SOUTH PADRE ISLAND, Texas (AP) â€” A sand-colored bird on spindly legs is at the center of a stormy debate along the nation's southern shoreline.
The U.S. government is proposing to set aside vast stretches of seashore from Texas to North Carolina to protect the endangered piping plover.
Generally, builders would have to seek environmental clearance to erect homes and seawalls, lay roads or replenish eroded beaches. If development is approved at all, it will probably be costlier and slower.
Beach communities along the 1,672 miles of coast fear the proposal will mean the extinction of their tourist trade.
There's got to be a happy medium where we can survive on tourism but protect the environment at the same time,'' Padre Island developer Richard Franke said. ``It's nice to have beach for the birds, but there's got to be something for the public. People have to make a living.''
Sierra Club spokesman Jim Chapman called the complaints shortsighted.
``Part of what draws people to the island is nature and ocean and wildlife,'' he said. ``If those aren't protected, they'll be lost.''
The government says beach towns have nothing to fear. Still, the U.S. Fish and Wildlife Service acknowledges mapping critical habitat for the birds using outdated and incomplete biological data, and without thoroughly studying the financial effect on communities.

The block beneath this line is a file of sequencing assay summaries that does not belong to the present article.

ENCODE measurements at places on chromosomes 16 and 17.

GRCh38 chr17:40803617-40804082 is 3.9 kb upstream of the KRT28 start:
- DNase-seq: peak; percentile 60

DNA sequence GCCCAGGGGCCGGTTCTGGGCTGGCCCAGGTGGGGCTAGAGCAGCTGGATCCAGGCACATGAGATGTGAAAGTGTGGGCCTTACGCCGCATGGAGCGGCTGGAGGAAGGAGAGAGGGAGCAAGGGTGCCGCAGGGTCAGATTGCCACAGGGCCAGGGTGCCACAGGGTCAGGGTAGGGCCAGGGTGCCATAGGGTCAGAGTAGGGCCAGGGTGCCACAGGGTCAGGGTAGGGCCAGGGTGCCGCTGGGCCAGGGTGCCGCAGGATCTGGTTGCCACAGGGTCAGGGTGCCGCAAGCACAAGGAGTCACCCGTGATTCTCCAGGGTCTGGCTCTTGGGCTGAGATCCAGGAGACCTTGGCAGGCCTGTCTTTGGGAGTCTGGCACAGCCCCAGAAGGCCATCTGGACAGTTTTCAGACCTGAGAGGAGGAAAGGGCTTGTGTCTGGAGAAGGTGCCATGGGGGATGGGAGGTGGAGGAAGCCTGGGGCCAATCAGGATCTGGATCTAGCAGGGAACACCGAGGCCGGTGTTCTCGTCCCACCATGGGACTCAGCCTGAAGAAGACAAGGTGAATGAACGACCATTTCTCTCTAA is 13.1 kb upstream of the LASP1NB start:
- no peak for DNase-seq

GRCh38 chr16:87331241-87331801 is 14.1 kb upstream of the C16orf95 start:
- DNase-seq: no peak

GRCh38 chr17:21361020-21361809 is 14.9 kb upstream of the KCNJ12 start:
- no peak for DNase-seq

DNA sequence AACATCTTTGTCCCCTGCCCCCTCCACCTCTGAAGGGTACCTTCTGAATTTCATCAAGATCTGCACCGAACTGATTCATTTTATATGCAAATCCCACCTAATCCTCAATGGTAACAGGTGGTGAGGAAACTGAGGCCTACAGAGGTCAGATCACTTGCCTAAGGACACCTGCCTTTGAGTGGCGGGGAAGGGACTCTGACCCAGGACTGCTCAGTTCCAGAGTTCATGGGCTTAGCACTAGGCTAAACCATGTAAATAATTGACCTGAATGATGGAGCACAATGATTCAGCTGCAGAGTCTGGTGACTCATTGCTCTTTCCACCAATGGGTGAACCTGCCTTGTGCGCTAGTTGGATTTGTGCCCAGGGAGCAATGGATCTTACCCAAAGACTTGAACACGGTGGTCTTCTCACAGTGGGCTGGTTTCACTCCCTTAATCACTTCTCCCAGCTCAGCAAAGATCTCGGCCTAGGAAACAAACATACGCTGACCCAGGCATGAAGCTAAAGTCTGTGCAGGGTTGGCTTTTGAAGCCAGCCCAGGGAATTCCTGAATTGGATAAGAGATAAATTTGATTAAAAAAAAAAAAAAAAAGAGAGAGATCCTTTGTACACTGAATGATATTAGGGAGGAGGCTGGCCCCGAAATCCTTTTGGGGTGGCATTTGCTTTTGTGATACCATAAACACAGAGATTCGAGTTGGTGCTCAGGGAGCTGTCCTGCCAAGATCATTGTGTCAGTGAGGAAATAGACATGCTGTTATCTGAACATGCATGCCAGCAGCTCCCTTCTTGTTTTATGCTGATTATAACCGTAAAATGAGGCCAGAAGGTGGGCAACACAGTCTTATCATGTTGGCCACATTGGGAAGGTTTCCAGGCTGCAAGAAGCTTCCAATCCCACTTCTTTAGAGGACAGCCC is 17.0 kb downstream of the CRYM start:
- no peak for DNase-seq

``There is a bit of a broad-brush approach to this designation,'' field supervisor Allan Strand told irate Padre Islanders at a hearing this week. ``There was a time constraint. We used the best data we had available.''
Piping plovers are about 7 inches long, puffy and marked with a black neck band. They have bright orange legs. The birds nest on the Atlantic Coast, the Northern Great Plains and the Great Lakes region, and migrate south for the winter. Biologists estimate 5,600 piping plovers remain.
The problem of critical habitat should have been hashed out back in 1986, when the government listed the bird as endangered. But the wildlife service missed its own deadline by 13 years and counting.
An environmental group, Defenders of Wildlife, finally sued over the delay, and a federal court ordered the wildlife service to set aside land no later than April 30, 2001.
Padre Island's main drag is a jumble of hotels, surf shops and dune buggy rental places. Tourism is virtually the only industry.
And business is booming: The city had more than 3.5 million overnight visitors last year. In less than 10 years, the city's sales tax revenue rose from $500,000 in 1990 to $1.6 million in 1999.
Islanders fear the government will interfere with the continued building of restaurants, roads and resorts.
Fish and Wildlife spokeswoman Elizabeth Slown said that the number of construction projects that would be halted on protected land is ``just minuscule.''
But the Endangered Species Act gives the government fairly broad power over land designated critical to a species' habitat. And property values tend to drop near critical habitat, the wildlife service acknowledges.
On the Florida tourist mecca Marco Island, residents have written 4,000 letters imploring the government to change its mind. Shopowners and residents scraped together $40,000 to hire lawyers and consultants. The City Council kicked in an additional $30,000.
``This is just big government against the people,'' said Monte Lazarus, a retired Marco Island lawyer. ``People come here to enjoy the flora and the fauna. If they think we're going to destroy that, they're crazy.''